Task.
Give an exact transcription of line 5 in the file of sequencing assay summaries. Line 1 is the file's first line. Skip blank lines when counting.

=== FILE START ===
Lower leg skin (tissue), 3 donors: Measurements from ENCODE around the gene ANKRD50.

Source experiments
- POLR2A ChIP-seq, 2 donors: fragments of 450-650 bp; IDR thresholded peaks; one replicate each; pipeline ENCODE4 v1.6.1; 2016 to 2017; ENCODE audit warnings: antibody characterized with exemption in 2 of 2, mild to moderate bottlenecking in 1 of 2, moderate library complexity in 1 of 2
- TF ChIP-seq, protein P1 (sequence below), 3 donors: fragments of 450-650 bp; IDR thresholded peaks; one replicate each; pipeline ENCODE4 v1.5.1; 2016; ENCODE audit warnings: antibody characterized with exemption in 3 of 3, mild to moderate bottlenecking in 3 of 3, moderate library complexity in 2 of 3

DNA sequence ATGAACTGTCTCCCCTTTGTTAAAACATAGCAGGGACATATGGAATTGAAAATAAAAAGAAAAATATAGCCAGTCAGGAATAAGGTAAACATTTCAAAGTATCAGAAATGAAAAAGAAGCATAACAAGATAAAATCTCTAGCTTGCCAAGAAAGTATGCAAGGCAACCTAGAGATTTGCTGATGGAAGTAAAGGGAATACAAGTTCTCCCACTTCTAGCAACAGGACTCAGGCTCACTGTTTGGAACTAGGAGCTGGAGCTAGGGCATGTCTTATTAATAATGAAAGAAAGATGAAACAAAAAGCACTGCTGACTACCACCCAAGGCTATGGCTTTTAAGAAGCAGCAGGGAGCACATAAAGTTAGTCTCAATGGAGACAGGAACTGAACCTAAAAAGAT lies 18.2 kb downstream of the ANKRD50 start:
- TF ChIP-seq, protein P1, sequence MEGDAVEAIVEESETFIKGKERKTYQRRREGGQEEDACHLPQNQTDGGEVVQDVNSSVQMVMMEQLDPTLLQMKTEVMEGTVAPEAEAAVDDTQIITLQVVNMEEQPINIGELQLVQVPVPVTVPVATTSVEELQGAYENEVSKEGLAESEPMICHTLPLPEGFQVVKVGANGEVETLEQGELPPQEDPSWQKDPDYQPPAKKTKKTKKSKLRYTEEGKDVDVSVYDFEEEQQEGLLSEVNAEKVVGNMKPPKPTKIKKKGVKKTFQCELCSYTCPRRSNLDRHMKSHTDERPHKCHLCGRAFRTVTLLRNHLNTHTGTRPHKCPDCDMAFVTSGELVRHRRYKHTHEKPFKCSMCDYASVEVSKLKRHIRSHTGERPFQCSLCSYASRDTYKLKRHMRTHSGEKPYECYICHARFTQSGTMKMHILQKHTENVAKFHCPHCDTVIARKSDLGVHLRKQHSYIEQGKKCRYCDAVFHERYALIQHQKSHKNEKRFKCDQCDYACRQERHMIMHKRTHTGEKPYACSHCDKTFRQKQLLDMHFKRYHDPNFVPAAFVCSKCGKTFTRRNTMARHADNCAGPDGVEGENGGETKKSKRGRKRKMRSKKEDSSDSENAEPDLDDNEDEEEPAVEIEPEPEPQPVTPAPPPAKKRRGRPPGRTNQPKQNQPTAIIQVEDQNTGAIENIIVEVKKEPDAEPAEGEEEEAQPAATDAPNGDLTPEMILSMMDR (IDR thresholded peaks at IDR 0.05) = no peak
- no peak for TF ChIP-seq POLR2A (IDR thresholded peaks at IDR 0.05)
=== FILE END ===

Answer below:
DNA sequence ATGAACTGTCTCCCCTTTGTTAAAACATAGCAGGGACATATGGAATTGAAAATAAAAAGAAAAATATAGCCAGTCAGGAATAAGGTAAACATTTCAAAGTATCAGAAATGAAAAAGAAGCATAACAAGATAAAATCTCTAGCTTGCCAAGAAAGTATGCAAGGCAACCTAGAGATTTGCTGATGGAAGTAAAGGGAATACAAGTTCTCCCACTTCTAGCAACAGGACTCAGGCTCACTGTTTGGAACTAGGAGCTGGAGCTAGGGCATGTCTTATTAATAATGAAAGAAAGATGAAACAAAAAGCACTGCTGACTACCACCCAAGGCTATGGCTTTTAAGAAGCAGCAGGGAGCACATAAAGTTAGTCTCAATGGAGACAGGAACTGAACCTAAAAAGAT lies 18.2 kb downstream of the ANKRD50 start: